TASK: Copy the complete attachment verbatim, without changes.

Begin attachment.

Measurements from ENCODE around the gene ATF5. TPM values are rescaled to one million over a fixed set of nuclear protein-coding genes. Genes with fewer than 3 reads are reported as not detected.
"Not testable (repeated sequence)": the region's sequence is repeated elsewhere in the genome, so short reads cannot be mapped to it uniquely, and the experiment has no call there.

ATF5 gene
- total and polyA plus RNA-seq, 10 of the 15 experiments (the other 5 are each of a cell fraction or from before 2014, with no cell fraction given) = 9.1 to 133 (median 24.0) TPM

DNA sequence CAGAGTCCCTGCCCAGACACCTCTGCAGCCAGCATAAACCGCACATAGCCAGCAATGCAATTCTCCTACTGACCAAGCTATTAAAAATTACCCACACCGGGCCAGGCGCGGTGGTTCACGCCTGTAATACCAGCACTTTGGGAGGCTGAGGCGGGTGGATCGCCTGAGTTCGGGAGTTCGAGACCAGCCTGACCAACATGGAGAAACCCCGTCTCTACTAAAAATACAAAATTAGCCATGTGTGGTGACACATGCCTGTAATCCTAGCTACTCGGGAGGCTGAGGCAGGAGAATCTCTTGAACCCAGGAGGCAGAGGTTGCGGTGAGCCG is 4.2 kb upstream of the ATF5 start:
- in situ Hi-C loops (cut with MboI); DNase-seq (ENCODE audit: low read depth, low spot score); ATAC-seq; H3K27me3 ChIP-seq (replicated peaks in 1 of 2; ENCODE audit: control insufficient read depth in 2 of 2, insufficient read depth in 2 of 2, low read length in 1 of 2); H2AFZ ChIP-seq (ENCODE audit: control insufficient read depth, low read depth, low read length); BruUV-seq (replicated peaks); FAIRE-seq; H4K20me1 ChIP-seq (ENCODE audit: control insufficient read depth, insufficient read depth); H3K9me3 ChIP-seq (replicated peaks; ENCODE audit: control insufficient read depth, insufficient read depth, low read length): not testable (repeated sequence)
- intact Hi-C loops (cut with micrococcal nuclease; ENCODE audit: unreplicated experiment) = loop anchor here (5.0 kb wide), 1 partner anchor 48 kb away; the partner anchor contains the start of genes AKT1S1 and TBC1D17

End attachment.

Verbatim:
Measurements from ENCODE around the gene ATF5. TPM values are rescaled to one million over a fixed set of nuclear protein-coding genes. Genes with fewer than 3 reads are reported as not detected.
"Not testable (repeated sequence)": the region's sequence is repeated elsewhere in the genome, so short reads cannot be mapped to it uniquely, and the experiment has no call there.

ATF5 gene
- total and polyA plus RNA-seq, 10 of the 15 experiments (the other 5 are each of a cell fraction or from before 2014, with no cell fraction given) = 9.1 to 133 (median 24.0) TPM

DNA sequence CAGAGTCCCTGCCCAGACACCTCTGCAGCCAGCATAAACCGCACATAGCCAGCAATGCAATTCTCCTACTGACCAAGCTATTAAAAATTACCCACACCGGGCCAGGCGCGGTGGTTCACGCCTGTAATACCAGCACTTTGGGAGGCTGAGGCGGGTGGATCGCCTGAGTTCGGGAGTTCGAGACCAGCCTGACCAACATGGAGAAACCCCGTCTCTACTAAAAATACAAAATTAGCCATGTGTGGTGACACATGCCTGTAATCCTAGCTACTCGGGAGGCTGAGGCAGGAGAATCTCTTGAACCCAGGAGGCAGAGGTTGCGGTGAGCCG is 4.2 kb upstream of the ATF5 start:
- in situ Hi-C loops (cut with MboI); DNase-seq (ENCODE audit: low read depth, low spot score); ATAC-seq; H3K27me3 ChIP-seq (replicated peaks in 1 of 2; ENCODE audit: control insufficient read depth in 2 of 2, insufficient read depth in 2 of 2, low read length in 1 of 2); H2AFZ ChIP-seq (ENCODE audit: control insufficient read depth, low read depth, low read length); BruUV-seq (replicated peaks); FAIRE-seq; H4K20me1 ChIP-seq (ENCODE audit: control insufficient read depth, insufficient read depth); H3K9me3 ChIP-seq (replicated peaks; ENCODE audit: control insufficient read depth, insufficient read depth, low read length): not testable (repeated sequence)
- intact Hi-C loops (cut with micrococcal nuclease; ENCODE audit: unreplicated experiment) = loop anchor here (5.0 kb wide), 1 partner anchor 48 kb away; the partner anchor contains the start of genes AKT1S1 and TBC1D17